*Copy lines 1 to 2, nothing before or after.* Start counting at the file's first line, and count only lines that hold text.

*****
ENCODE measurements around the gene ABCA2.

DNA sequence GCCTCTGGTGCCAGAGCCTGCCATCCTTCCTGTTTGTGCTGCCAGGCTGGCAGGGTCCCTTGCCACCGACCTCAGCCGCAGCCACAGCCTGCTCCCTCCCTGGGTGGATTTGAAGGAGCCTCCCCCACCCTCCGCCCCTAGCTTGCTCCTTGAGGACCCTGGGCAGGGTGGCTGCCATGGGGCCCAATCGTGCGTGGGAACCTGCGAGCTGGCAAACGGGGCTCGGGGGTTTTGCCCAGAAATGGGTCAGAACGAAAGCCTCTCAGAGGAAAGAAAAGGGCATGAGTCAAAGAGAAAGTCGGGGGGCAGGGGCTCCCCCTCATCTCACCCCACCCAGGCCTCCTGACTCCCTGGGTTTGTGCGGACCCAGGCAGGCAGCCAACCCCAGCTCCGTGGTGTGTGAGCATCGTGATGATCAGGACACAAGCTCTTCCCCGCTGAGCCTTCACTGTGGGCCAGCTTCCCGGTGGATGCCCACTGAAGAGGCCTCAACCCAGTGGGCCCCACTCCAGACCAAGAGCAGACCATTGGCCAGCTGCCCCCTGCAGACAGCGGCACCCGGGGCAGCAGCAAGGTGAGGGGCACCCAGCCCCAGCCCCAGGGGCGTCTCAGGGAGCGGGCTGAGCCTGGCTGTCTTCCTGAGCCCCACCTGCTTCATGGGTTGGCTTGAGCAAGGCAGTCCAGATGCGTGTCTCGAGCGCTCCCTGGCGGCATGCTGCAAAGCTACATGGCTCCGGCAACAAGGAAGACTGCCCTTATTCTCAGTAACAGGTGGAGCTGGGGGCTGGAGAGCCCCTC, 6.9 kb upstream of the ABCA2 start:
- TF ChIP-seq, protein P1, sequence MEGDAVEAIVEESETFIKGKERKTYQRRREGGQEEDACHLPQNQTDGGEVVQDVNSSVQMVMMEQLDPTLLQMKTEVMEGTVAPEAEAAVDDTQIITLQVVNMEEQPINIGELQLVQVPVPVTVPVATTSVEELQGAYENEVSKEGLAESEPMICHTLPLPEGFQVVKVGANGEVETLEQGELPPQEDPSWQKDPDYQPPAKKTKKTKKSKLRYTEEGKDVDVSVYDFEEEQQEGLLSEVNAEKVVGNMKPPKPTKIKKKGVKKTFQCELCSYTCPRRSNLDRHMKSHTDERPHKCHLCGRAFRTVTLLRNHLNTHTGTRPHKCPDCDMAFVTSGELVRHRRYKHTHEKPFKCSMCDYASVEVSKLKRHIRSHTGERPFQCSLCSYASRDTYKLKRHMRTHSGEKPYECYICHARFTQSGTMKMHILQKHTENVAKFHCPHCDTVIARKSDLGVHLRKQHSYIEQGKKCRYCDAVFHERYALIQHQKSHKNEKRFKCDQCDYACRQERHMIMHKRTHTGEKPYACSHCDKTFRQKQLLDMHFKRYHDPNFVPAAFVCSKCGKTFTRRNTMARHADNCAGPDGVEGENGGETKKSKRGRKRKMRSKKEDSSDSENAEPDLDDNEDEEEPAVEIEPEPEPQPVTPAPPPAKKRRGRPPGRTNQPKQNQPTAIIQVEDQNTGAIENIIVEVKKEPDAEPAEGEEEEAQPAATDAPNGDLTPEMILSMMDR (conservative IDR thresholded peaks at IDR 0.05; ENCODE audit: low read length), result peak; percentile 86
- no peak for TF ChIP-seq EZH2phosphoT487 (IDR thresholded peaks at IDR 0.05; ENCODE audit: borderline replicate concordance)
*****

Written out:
ENCODE measurements around the gene ABCA2.

DNA sequence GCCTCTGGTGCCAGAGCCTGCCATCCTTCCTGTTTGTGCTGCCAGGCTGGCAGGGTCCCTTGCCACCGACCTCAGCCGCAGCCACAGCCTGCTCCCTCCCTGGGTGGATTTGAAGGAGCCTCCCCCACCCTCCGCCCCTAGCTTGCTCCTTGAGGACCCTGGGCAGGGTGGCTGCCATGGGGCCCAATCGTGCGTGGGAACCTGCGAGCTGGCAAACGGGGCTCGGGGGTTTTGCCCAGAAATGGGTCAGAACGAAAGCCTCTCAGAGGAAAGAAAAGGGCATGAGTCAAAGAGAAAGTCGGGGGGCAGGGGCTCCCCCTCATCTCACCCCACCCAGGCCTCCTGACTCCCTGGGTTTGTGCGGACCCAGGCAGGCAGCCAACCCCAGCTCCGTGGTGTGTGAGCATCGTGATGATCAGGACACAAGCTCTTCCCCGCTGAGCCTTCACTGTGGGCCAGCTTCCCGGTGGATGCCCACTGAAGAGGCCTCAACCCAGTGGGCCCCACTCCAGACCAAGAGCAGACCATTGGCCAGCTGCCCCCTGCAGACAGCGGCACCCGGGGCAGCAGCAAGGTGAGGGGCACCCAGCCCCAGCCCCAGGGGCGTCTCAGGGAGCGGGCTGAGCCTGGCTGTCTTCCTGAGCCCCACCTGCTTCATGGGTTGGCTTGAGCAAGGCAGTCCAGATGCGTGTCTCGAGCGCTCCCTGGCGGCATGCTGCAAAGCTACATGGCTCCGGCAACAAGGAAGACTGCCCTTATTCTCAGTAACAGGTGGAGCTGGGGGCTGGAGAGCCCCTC, 6.9 kb upstream of the ABCA2 start: